Year-over-year April inflation numbers released Wednesday, at 8.3%, are just the latest sign that Democrats are in for a challenging midterm election, experts say, with economic issues likely to dominate the ballot box.
“Republicans certainly have an opening,” James Wallner, a senior fellow for governance at R Street Institute, told Fox News about the inflation numbers. “You can clearly see in the nature of their rhetoric and the emphasis they give to attacks on the Biden administration for… record inflation, at least the last four decades or so.”
The latest numbers come after several months of inflation hitting 40-year highs, despite claims from the White House earlier last year that the price hikes would only be transitory.
The month-over-month inflation rate between March and April was at 0.3%. That number is above expectations but below the rate seen in other recent months. Committee for a Responsible Federal Budget Policy Director Marc Goldwein said he believes the reason for the low number is decreasing car and energy prices, but “inflation in most other categories.”
Goldwein also told Fox News Tuesday that he expects “ebbs and flows” in inflation in the coming months, and for it to at least retreat from recent highs as the U.S. moves away from the pandemic. What’s not clear, he said, is whether it will go back to approximately 2.5% yearly or settle at a higher level, and how long that process will take.
“The two biggest initial drivers of inflation are pretty much done with,” he said, referring to low interest rates and unspent COVID-19 relief money. “So the question now is how much of their lagging effects will continue – it takes a while for inflation to get baked into rent and health care costs… And then how much do they set off a chain of events that’s going to cause ongoing inflationary pressures?”
“My base case is we’re going to see elevated inflation through 2024 or so, and at that point we’ll have learned whether we can get inflation under control without causing a recession,” Goldwein said.
Republicans are aiming to relentlessly hammer Democrats over kitchen table issues including crime and education. But with how pervasive inflation is – touching nearly every American every single day – that may be the cornerstone issue for Republicans’ congressional campaigns.
“Joe Biden and Senate Democrats caused this inflation crisis that is a massive tax increase on every American family. Voters are soundly rejecting the Democrats’ agenda and will make Democrats pay at the ballot box in November,” National Republican Senatorial Committee (NRSC) spokesman Chris Hartline told Fox News.
The Democratic Senatorial Campaign Committee did not respond to a request for comment for this story.
President Biden Tuesday also addressed inflation in remarks at the White House, arguing that Republicans don’t bring any real plan to the table as he hammered the “ultra-MAGA” policy platform from Sen. Rick Scott, R-Fla.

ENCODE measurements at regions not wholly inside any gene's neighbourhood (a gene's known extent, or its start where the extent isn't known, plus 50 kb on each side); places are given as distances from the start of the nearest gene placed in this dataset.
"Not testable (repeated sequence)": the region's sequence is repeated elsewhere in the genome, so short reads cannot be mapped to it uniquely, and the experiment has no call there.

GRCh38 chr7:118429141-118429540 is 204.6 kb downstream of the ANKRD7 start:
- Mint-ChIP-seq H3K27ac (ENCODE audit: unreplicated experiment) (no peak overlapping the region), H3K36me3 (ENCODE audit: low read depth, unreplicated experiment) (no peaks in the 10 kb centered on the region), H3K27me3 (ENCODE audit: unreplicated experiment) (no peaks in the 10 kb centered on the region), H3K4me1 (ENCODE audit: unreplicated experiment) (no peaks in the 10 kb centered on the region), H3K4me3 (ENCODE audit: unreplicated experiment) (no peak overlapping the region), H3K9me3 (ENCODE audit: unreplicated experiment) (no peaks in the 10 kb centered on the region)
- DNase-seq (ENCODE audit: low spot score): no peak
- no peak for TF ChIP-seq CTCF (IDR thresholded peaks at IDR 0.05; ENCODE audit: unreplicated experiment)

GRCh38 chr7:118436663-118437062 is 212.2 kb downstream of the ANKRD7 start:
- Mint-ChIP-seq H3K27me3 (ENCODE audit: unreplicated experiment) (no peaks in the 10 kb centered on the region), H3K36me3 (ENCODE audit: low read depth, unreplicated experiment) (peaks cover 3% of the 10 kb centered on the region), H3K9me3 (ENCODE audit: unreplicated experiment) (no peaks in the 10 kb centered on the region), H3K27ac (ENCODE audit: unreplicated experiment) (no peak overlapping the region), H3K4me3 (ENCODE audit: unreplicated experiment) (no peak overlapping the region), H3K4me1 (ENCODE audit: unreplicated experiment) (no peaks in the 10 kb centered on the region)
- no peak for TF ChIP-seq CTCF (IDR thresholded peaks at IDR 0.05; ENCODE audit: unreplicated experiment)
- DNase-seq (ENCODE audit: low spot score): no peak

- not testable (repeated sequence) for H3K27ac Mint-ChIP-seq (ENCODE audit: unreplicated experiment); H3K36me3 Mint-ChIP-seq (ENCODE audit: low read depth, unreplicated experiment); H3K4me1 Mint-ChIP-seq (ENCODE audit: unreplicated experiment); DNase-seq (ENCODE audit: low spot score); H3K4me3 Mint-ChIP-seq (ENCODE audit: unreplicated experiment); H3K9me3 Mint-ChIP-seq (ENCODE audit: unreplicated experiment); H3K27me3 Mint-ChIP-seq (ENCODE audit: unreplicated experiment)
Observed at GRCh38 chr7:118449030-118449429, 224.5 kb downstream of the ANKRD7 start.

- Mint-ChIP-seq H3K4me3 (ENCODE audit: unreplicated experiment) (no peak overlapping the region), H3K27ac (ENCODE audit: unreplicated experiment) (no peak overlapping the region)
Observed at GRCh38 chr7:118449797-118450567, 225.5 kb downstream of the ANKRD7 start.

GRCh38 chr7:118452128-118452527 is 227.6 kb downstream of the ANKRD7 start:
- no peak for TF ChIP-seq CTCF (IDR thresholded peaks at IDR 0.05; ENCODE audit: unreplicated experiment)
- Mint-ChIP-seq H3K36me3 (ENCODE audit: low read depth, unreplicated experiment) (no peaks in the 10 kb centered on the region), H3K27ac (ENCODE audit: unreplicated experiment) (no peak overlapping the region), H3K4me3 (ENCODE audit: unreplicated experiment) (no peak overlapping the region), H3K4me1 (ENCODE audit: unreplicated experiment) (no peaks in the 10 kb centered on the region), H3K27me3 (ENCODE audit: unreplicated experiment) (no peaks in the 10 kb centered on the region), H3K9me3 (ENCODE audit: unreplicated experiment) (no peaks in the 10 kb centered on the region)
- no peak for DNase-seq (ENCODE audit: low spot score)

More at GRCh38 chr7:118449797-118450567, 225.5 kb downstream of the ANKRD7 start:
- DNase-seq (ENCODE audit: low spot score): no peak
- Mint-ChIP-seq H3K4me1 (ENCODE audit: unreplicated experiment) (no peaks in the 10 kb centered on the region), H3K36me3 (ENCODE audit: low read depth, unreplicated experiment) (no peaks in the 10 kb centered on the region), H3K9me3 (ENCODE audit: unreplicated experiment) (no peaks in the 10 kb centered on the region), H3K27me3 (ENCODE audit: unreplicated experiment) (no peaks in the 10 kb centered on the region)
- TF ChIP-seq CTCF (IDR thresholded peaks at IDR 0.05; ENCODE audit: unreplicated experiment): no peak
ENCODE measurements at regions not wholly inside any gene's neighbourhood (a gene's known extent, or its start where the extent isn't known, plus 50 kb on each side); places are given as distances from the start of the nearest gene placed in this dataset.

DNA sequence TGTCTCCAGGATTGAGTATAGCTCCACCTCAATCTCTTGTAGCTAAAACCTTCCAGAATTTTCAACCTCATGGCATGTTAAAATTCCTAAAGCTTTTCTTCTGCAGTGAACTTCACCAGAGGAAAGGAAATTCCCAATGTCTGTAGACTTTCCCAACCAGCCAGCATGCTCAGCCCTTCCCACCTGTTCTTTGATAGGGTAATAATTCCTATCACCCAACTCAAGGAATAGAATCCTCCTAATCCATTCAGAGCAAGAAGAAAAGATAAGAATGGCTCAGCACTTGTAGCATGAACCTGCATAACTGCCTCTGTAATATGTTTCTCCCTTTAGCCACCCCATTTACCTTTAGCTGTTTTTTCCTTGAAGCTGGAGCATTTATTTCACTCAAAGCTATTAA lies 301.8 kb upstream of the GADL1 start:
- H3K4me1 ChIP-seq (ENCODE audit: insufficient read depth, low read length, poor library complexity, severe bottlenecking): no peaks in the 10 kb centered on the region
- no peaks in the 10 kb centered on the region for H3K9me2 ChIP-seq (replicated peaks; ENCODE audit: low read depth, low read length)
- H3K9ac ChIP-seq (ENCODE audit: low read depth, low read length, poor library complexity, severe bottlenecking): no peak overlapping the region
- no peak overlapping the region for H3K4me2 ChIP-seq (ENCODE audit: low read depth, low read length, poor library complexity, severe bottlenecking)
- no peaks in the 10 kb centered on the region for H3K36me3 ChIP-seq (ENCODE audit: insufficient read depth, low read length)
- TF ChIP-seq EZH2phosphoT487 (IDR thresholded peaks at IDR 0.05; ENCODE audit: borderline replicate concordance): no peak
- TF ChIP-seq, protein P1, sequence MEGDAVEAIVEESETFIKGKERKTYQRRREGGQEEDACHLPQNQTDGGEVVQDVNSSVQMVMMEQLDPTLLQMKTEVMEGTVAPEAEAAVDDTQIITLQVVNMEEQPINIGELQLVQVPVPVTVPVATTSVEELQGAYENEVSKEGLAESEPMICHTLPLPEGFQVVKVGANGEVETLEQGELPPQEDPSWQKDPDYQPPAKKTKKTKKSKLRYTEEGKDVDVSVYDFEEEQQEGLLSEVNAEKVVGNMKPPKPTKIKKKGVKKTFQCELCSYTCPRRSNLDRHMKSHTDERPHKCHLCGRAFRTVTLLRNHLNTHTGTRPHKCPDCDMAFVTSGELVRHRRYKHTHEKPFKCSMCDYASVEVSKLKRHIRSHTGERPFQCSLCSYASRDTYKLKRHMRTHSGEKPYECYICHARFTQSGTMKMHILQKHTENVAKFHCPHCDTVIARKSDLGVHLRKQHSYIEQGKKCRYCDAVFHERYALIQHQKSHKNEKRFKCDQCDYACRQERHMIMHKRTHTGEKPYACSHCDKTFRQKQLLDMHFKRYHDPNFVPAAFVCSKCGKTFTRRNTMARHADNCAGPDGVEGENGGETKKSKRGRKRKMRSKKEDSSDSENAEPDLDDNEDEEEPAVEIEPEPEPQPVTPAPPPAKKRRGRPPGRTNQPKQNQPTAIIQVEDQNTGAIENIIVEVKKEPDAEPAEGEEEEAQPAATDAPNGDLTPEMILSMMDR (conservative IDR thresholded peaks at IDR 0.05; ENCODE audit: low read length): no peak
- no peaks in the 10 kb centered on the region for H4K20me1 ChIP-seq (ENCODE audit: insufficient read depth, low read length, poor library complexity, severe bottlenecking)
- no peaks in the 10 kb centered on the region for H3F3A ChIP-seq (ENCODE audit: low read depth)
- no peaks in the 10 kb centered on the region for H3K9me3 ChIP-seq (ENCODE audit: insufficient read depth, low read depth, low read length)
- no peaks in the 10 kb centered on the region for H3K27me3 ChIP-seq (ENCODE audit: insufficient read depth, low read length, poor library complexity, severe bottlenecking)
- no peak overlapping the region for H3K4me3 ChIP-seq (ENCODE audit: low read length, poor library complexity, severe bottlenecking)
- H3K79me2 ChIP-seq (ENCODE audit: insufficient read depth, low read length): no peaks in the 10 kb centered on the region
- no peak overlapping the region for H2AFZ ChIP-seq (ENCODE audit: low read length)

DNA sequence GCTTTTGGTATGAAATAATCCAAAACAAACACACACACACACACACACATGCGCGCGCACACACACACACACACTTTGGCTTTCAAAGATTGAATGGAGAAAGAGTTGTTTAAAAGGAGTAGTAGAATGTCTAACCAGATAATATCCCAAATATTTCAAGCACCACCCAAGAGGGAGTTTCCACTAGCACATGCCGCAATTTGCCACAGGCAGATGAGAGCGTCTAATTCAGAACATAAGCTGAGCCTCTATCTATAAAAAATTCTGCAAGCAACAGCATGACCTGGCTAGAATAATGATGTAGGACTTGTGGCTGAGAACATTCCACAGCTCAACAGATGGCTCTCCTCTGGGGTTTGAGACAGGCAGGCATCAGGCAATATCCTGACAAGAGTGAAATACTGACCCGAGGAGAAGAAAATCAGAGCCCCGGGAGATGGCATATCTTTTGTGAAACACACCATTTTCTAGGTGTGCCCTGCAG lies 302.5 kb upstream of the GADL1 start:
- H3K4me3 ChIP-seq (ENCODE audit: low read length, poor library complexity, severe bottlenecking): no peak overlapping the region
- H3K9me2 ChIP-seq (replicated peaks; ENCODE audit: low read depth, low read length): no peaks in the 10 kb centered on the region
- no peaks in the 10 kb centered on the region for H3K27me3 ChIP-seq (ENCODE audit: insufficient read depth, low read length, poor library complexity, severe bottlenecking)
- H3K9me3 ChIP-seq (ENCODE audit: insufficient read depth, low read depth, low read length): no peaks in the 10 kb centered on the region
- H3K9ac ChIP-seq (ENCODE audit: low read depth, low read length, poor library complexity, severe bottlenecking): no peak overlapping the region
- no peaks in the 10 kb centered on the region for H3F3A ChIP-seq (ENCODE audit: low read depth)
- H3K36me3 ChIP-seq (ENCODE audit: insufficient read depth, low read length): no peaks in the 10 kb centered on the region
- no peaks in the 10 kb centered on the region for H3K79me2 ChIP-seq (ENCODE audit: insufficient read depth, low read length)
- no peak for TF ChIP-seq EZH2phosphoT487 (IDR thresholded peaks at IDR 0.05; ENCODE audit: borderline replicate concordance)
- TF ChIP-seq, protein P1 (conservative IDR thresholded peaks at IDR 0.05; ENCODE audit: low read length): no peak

“My plan is to lower…everyday costs for — everyday costs for hardworking families and lower the deficit by asking large corporations and the wealthiest Americans to not engage in price gouging and to pay their fair share in taxes,” Biden said.
“My plan is already in motion,” he added. “I led the world and other countries to join with us to coordinate the largest release of oil from our stockpiles of all the countries in history — 240 million barrels to boost global supply.”
Wallner, the R Street senior fellow, said that GOP attacks on Biden and Democrats on inflation “ring hollow” for what he says is an inflation crisis “a decade or more in the making” perpetuated by both parties. But, he added, that’s unlikely to matter to voters, who will blame the party in power.
“Democrats weren’t looking too great before this in the midterm elections and this is just one more thing that they have to contend with,” Wallner added. “If inflation wasn’t there Democrats would still have a bad night. But the fact that we do have inflation means that I think they’re probably going to have just as bad a night, if not even worse.”
Democrats, meanwhile, are seizing on the Supreme Court’s expected decision to overturn Roe v. Wade as a base-motivator ahead of the midterms. Democrats, including Biden, are already fundraising on the abortion issue.
But it’s not clear whether the base passion on that social issue can outweigh the problems for Democrats that inflation creates, according to University of Virginia Center for Politics Director Larry Sabato.
“Inflation affects everybody day to day. We’re all affected by it, we all think about it,” Sabato previously told Fox News Digital. “Abortion for most people is kind of a theoretical concept, particularly if you’re older. It’s not something that you focus on.”
On the bright side, Goldwein said, the Federal Reserve is acting to raise interest rates and by recent drops in stock prices, it appears the market is taking it seriously.
But, he added, Biden isn’t doing quite enough on the policy side of things to get inflation under control.
“They’re continuing to do executive orders that increase the deficit like extending the student loan pause and debt forgiveness and things like that,” Goldwein said. “There’s got to be some kind of shift in fiscal policy to focus a little bit more on deficit reduction, especially in the health care space where government basically already sets the prices.”